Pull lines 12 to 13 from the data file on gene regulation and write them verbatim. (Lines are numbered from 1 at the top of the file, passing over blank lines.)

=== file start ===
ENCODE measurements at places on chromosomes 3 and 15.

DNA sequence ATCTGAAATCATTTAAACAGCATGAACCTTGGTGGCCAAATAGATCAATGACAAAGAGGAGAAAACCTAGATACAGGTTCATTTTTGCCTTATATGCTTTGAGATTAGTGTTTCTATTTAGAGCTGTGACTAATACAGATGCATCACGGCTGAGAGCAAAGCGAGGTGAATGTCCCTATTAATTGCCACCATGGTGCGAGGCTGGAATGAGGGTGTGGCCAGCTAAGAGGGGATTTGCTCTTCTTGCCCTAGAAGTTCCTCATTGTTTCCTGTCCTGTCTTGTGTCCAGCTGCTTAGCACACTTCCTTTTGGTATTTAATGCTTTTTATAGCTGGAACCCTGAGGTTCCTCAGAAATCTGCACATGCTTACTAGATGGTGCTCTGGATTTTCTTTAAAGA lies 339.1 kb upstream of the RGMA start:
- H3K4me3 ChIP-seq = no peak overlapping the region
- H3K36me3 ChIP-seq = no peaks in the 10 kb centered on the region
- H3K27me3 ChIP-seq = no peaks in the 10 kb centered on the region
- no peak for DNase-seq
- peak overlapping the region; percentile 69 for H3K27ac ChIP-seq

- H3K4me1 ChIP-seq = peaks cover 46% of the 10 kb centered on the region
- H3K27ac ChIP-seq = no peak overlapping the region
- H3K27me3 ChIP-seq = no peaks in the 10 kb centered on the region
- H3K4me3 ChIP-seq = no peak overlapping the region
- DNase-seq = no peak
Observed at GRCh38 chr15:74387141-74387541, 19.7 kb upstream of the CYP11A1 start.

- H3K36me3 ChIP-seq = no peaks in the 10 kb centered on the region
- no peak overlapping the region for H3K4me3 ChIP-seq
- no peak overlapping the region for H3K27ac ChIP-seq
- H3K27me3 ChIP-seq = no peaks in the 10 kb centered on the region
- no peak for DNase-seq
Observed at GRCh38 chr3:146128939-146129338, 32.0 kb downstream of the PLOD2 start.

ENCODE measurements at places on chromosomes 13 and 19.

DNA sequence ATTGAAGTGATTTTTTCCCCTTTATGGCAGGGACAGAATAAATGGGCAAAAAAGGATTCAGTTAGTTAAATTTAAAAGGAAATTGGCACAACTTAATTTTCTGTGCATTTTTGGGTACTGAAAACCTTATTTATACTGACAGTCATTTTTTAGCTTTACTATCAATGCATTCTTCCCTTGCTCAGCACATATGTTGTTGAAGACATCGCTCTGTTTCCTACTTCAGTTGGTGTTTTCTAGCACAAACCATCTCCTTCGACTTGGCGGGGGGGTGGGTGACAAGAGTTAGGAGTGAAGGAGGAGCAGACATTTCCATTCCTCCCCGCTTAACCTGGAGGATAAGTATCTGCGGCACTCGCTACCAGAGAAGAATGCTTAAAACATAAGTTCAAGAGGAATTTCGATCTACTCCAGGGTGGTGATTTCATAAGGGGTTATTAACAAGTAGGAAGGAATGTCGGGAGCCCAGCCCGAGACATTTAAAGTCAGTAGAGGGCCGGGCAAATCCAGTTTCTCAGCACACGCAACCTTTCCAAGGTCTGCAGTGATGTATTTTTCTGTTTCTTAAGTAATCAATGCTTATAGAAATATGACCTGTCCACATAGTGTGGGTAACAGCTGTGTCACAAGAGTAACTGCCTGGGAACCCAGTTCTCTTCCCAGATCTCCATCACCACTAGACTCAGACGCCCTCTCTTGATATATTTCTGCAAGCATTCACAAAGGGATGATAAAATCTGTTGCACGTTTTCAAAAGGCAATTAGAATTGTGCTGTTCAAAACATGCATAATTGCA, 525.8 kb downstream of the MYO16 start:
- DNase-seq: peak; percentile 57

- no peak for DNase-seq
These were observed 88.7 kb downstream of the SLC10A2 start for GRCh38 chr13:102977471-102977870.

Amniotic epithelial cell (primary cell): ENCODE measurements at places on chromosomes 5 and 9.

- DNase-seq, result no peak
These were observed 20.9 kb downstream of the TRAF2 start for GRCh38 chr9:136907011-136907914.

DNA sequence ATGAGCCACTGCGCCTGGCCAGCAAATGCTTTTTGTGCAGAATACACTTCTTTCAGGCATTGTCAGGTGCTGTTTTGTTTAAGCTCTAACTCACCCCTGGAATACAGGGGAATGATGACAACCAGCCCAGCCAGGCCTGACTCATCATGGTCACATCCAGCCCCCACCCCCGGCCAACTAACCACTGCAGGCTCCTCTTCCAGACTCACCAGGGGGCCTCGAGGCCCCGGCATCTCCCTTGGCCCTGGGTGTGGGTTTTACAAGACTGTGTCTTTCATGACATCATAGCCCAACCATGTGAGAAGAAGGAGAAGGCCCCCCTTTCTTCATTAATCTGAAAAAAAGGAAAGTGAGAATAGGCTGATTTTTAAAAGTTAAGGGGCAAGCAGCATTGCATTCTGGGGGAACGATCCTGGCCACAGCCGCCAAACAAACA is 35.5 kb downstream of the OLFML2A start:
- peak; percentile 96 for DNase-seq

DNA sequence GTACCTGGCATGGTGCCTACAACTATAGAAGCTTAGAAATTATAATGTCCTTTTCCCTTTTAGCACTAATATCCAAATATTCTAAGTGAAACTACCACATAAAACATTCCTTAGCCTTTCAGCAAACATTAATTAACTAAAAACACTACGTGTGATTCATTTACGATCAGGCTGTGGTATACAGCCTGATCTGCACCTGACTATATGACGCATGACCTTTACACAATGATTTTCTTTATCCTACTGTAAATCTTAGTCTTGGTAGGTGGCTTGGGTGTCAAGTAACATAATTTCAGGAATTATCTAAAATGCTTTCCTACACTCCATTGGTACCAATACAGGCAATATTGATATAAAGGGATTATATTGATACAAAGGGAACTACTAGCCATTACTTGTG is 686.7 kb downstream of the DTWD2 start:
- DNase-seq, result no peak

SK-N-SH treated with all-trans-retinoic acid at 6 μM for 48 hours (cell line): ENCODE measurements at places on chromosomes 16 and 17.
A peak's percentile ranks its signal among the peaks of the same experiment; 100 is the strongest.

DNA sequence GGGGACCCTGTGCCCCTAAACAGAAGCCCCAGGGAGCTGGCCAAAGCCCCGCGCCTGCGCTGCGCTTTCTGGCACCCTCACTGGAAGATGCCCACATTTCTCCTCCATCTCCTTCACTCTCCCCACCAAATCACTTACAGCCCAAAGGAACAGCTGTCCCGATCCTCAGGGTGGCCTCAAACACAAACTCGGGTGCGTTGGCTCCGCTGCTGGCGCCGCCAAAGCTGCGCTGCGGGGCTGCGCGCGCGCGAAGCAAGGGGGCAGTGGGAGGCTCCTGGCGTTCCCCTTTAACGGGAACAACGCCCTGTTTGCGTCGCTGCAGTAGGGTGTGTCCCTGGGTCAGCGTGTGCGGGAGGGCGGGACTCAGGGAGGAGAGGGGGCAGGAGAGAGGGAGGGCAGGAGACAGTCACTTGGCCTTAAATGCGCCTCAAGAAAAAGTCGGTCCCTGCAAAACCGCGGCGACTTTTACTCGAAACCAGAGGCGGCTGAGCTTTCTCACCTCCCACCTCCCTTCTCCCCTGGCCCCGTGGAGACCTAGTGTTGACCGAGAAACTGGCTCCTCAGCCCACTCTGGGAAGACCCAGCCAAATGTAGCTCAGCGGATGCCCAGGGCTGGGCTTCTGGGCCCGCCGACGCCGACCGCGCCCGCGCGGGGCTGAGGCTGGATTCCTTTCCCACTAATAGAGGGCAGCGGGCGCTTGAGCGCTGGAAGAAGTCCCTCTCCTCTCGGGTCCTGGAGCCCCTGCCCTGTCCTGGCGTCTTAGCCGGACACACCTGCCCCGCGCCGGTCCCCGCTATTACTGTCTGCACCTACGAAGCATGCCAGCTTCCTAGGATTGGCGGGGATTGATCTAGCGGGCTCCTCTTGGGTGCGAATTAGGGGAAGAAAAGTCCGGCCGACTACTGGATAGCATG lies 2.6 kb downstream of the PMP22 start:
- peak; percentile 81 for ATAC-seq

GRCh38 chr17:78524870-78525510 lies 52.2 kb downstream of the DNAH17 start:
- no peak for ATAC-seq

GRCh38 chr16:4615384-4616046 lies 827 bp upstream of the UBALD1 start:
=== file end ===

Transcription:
- DNase-seq = no peak
Observed at GRCh38 chr15:74387141-74387541, 19.7 kb upstream of the CYP11A1 start.